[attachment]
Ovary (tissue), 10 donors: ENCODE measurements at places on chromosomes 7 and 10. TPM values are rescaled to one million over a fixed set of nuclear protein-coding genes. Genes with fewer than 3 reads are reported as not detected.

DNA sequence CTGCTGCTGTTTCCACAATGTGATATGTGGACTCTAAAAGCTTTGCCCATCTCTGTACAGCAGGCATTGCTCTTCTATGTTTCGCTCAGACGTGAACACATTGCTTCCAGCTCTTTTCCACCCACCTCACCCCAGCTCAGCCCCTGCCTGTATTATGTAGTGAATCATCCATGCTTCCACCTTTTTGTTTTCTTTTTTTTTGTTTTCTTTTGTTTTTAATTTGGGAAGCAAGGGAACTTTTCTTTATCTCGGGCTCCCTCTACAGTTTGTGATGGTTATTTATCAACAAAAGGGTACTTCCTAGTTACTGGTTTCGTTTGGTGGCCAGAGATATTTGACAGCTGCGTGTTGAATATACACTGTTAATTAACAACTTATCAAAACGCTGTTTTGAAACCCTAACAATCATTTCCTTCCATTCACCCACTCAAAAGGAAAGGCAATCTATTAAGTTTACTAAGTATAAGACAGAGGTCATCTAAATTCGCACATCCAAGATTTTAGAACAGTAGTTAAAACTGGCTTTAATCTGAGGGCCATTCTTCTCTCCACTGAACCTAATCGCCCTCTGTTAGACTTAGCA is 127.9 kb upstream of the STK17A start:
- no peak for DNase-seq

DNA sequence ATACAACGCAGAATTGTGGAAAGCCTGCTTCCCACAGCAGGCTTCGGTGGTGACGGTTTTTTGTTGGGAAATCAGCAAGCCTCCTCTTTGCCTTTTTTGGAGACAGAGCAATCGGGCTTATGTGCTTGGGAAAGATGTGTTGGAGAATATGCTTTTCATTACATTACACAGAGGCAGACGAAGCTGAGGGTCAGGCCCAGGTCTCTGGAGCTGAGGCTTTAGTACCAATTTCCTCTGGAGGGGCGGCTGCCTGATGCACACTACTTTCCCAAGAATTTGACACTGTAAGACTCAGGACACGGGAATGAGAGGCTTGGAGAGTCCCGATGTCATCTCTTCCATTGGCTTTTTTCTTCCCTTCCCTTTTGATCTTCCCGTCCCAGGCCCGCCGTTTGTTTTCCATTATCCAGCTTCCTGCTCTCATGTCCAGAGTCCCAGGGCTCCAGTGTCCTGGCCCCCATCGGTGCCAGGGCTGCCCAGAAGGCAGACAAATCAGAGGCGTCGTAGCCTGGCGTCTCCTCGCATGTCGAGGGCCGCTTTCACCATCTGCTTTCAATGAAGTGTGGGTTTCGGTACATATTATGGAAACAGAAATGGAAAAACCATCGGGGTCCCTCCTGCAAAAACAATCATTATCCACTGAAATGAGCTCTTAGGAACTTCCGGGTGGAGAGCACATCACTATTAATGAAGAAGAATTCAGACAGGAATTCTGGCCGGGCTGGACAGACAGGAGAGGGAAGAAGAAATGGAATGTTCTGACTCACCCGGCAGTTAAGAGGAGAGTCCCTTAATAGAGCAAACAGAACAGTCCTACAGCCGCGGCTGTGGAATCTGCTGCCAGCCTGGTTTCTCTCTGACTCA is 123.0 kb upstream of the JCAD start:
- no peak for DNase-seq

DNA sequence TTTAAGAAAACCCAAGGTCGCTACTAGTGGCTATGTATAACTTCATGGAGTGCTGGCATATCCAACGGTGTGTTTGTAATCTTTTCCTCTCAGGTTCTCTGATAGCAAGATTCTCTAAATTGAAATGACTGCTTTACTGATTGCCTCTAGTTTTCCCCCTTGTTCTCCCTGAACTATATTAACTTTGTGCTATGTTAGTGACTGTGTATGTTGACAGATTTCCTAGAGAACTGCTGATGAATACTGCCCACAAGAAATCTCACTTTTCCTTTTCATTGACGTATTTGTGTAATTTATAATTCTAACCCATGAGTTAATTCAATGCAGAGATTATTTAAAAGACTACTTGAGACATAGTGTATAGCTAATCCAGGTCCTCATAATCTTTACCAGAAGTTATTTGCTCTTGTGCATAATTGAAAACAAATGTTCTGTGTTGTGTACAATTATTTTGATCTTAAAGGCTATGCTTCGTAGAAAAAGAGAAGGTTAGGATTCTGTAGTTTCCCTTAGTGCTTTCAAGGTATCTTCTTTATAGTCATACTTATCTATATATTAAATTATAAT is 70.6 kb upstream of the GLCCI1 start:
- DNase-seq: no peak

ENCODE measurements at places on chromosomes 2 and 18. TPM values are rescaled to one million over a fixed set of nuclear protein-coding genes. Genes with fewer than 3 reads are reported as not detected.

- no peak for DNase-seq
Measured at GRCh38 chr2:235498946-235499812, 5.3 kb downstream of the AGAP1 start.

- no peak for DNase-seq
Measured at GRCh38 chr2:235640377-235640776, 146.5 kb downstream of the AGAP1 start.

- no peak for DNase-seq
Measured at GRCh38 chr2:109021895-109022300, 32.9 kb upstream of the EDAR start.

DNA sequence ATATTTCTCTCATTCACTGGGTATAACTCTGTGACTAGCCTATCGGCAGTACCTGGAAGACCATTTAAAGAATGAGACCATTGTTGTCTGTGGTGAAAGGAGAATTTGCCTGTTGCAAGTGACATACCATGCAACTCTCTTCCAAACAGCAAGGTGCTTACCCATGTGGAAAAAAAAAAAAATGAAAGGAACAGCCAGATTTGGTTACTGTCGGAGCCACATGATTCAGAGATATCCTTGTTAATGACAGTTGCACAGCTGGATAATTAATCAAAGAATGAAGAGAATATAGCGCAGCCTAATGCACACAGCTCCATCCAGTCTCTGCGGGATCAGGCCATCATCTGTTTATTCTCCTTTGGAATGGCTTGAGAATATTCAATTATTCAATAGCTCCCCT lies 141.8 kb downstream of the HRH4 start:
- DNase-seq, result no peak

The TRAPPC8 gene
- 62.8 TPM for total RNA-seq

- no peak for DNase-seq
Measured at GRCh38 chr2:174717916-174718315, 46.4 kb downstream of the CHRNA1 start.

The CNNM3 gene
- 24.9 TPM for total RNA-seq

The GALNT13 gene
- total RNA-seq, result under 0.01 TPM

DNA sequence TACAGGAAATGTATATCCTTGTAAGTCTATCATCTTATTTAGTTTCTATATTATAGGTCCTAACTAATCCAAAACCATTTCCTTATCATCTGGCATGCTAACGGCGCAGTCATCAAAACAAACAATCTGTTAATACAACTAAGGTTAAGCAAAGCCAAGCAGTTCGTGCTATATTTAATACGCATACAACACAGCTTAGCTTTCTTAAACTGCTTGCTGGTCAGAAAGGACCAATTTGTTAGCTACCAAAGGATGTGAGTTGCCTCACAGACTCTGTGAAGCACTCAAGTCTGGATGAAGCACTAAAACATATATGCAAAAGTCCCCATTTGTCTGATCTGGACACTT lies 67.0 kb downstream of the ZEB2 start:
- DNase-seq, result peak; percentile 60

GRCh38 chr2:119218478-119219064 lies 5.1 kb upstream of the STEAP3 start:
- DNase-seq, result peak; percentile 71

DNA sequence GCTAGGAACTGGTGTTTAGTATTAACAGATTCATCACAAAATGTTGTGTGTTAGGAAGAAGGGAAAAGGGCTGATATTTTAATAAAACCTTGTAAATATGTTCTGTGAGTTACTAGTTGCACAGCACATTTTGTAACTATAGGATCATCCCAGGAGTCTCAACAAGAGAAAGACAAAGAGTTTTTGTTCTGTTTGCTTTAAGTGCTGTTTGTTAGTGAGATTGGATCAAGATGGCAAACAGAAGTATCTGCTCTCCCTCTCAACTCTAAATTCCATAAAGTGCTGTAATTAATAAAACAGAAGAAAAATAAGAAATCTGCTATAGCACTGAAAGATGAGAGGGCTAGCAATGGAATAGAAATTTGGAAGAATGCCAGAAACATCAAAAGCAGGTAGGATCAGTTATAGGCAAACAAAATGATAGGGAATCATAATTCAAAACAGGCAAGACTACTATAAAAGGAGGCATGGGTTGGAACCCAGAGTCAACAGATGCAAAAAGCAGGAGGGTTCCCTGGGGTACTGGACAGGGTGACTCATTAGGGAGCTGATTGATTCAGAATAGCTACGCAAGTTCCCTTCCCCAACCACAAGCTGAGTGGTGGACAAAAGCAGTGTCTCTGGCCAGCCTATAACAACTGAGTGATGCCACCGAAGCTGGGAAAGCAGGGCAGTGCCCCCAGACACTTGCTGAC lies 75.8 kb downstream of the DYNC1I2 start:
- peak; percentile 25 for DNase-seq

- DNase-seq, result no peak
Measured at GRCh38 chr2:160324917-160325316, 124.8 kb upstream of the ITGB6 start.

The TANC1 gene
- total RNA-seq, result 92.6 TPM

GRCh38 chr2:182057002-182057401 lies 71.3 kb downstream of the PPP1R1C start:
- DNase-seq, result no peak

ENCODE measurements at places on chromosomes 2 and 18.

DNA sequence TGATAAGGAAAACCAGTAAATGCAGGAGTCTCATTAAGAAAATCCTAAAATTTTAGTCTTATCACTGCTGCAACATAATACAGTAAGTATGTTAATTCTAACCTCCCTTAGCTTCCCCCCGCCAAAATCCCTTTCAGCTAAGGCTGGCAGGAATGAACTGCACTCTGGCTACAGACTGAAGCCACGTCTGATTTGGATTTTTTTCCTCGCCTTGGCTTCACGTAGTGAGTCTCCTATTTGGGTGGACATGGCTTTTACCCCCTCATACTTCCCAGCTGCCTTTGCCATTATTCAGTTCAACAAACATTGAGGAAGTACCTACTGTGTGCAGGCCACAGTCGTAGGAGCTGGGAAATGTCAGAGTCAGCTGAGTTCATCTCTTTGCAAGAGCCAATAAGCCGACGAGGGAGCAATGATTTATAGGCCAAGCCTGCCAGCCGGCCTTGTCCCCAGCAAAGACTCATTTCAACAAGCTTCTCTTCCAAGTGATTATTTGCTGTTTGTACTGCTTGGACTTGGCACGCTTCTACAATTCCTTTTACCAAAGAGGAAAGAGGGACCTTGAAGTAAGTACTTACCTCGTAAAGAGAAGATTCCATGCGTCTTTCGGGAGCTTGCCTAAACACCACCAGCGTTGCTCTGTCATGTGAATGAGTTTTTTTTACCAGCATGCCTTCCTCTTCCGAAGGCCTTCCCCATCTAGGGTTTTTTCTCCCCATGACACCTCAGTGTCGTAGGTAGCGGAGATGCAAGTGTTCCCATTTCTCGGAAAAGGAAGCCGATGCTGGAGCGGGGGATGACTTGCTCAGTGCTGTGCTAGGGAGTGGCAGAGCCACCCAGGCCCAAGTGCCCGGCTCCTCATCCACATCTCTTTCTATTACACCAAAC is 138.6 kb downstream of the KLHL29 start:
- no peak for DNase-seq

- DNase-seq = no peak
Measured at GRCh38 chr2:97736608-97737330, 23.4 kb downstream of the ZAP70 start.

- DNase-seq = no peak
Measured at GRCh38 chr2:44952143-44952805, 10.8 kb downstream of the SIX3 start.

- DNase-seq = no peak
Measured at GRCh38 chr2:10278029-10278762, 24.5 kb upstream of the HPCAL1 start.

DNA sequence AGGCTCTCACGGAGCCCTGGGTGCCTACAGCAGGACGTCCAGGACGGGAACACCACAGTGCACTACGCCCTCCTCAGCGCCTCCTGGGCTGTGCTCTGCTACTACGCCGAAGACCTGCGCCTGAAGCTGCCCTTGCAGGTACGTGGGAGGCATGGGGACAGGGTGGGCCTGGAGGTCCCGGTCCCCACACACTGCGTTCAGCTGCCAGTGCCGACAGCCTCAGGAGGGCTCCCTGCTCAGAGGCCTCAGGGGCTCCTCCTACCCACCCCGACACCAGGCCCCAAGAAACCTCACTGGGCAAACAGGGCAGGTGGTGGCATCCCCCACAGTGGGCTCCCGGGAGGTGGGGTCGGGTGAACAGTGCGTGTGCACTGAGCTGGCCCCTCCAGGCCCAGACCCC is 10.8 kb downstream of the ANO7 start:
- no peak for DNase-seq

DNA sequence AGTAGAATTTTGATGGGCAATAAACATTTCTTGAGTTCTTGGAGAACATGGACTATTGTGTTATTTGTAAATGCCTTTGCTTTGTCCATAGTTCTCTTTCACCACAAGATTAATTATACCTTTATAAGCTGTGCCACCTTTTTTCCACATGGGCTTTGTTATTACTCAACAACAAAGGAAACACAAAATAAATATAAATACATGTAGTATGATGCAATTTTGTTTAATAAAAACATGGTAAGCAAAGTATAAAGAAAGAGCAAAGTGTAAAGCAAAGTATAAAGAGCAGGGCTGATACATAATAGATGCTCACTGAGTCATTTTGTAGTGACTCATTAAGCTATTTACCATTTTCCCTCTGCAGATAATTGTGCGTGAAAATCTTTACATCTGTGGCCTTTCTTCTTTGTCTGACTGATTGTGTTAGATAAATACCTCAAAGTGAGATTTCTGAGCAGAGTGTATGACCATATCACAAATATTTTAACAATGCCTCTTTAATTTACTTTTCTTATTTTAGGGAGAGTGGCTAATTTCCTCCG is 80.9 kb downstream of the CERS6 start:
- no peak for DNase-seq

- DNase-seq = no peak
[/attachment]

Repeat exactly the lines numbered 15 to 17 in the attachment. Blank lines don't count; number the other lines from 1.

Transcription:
DNA sequence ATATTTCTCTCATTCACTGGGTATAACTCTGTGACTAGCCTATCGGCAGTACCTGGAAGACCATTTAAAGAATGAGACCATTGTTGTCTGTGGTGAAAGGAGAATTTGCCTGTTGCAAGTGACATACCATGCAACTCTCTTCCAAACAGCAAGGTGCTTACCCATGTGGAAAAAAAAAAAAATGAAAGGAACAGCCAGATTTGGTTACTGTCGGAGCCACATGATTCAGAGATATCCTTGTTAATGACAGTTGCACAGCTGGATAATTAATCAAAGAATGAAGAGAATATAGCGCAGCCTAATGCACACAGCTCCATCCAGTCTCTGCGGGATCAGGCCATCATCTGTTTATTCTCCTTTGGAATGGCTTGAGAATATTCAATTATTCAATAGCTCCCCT lies 141.8 kb downstream of the HRH4 start:
- DNase-seq, result no peak

The TRAPPC8 gene